The New Milford ballot asks taxpayers to vote to fund the town side, and separately, the school side. Then, the New Milford ballot asks if the voter supports adding money to the town side budget request, or the school side request, in the event one or both has failed.

Ms Jacob said this week that she was wrong when she said a split vote in the scenario Mr Fitzgerald described February 9 was not permissible by statute.

New Milford Town Clerk George Buckbee clarified Thursday morning how the New Milford budget process has been implemented under bifurcation and the four related budget questions. He said that while the New Milford charter returns both sides to the local council when one side fails, and the council has permitted flexibility to add or subtract from either side regardless of which was rejected, the New Milford council has, in practice, always reduced the failed budget request.

Mr Buckbee said that every year since the bifurcation the town side has never failed, and when the school side has failed, the council has always cut the school request until the budget passes. The New Milford clerk, who has been in office 16 years, also said his council has never sent the passed side of the budget back with further cuts.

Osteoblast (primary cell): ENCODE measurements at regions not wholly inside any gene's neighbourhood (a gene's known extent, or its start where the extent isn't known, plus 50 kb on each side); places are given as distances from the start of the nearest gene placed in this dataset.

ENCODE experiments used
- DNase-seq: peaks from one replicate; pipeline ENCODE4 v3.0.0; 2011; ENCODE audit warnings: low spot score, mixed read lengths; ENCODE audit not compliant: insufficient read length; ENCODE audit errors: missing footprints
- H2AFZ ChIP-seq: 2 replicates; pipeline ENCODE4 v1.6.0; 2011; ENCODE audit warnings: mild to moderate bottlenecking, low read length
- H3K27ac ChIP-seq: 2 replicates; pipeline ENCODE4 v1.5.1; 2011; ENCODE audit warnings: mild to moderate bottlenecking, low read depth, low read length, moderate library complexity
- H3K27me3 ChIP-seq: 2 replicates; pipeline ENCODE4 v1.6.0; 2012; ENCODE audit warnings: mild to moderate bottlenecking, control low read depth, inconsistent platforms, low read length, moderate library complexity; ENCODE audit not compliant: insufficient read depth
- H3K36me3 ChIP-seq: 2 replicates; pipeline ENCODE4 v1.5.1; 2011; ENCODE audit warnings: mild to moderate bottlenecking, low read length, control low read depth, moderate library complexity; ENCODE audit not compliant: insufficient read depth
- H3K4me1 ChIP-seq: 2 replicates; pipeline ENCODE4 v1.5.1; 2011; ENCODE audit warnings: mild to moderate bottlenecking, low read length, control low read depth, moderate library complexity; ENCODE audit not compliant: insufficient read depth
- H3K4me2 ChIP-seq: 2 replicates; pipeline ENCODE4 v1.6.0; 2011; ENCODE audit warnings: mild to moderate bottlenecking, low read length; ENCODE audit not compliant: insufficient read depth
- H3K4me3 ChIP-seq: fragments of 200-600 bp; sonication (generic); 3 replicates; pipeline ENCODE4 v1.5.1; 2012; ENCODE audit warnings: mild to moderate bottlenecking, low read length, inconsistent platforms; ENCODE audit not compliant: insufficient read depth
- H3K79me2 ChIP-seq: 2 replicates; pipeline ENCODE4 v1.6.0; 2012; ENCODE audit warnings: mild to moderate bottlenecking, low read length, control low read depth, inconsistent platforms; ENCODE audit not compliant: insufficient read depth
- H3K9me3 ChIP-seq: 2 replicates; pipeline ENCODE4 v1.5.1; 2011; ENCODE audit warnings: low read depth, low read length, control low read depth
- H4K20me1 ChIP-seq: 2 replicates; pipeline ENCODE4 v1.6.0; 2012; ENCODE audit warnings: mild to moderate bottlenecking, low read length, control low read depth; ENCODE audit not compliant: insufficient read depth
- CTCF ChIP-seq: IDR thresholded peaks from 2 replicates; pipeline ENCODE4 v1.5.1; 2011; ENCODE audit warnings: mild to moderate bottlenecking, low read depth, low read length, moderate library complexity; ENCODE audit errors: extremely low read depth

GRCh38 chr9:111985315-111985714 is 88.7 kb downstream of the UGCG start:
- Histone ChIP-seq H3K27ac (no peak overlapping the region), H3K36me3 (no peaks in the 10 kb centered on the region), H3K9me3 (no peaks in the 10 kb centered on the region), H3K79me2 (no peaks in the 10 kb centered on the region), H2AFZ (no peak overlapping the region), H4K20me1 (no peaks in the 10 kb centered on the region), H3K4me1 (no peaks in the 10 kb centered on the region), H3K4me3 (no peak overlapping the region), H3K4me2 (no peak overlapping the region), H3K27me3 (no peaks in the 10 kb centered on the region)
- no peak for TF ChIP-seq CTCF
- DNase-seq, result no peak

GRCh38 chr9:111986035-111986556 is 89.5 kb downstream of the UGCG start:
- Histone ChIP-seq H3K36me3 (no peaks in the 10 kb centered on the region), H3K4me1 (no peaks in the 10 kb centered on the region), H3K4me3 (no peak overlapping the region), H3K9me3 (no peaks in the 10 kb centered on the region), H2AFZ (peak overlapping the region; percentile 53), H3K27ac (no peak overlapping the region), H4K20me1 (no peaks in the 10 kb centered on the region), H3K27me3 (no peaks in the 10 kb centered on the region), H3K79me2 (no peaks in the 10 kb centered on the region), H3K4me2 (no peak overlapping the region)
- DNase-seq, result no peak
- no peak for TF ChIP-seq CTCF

“They have always left the town side untouched, because it has always passed,” Mr Buckbee said. The clerk also said the ballot questions requesting whether the taxpayers wanted the failed side increased were “stupid,” and he has never seen more than ten percent of the New Milford voters requesting funding to be increased to the failed side of the bifurcated budget.

“In the event the school side has failed, the school budget question has never received a Yes vote to add more money,” Mr Buckbee said, adding that in his opinion the bifurcated budget has done nothing but instill animosity between taxpayers and school supporters.

“This system forces the council to act against the schools, and the school budget always gets cut to pass that side of the vote,” he said.

‘A Major Mistake’